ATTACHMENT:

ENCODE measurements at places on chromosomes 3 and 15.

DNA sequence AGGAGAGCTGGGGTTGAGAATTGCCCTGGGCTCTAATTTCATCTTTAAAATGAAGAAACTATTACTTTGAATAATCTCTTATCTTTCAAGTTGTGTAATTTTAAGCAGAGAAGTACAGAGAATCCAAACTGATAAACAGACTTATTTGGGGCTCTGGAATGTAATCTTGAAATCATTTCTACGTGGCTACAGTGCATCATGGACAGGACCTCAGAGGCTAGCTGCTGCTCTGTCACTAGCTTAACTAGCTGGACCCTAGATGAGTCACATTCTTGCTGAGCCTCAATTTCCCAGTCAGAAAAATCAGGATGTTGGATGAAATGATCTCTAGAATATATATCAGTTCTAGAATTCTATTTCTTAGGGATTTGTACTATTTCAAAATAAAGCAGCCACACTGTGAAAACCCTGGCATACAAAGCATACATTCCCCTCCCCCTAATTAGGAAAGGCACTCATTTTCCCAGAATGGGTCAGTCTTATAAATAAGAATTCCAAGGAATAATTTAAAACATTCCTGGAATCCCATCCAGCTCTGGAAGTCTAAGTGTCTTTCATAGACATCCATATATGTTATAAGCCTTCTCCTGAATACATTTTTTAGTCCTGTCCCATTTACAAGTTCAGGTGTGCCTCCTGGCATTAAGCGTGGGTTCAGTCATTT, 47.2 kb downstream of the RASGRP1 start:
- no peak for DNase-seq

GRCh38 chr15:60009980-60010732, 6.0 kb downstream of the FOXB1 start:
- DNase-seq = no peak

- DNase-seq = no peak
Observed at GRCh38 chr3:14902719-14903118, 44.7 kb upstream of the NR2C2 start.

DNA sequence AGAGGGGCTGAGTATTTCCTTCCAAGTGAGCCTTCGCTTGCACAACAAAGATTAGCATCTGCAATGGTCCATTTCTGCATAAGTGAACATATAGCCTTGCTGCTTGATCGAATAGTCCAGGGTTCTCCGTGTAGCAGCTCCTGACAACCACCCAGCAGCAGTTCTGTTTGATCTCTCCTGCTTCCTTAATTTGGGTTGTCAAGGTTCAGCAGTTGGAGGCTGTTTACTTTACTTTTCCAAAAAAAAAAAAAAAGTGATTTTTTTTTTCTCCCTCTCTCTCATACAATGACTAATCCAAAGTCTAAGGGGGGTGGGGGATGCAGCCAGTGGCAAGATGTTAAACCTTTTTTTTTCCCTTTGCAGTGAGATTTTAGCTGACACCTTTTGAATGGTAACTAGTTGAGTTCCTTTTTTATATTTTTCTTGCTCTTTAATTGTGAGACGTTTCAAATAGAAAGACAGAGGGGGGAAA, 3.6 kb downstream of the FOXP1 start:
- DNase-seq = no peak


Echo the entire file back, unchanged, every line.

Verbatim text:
ENCODE measurements at places on chromosomes 3 and 15.

DNA sequence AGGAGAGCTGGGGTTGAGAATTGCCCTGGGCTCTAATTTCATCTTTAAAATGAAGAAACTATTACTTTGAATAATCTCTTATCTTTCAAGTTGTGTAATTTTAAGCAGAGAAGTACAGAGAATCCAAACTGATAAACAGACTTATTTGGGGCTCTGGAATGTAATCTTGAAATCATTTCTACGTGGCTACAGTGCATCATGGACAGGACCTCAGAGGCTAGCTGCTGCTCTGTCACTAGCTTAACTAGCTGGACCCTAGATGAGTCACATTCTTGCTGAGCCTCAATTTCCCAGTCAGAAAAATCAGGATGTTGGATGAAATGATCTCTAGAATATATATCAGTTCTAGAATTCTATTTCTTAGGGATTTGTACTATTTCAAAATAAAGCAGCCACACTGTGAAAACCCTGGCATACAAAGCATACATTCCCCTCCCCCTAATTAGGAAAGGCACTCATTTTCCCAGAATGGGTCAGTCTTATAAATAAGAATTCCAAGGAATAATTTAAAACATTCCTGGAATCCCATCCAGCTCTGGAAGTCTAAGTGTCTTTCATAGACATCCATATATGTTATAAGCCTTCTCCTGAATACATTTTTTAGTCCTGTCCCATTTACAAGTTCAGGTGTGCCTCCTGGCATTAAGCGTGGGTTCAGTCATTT, 47.2 kb downstream of the RASGRP1 start:
- no peak for DNase-seq

GRCh38 chr15:60009980-60010732, 6.0 kb downstream of the FOXB1 start:
- DNase-seq = no peak

- DNase-seq = no peak
Observed at GRCh38 chr3:14902719-14903118, 44.7 kb upstream of the NR2C2 start.

DNA sequence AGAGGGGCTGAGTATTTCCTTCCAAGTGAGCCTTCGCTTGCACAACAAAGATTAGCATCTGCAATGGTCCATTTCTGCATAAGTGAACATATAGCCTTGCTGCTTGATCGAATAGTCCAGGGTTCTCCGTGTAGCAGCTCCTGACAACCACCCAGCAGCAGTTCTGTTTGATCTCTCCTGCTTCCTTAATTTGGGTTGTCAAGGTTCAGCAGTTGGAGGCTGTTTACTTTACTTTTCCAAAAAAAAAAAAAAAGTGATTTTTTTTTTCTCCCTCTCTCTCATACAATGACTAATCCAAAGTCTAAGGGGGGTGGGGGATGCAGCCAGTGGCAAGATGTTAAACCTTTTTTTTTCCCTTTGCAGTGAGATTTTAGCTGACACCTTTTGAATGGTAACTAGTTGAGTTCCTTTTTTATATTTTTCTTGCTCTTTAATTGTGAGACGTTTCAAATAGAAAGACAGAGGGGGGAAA, 3.6 kb downstream of the FOXP1 start:
- DNase-seq = no peak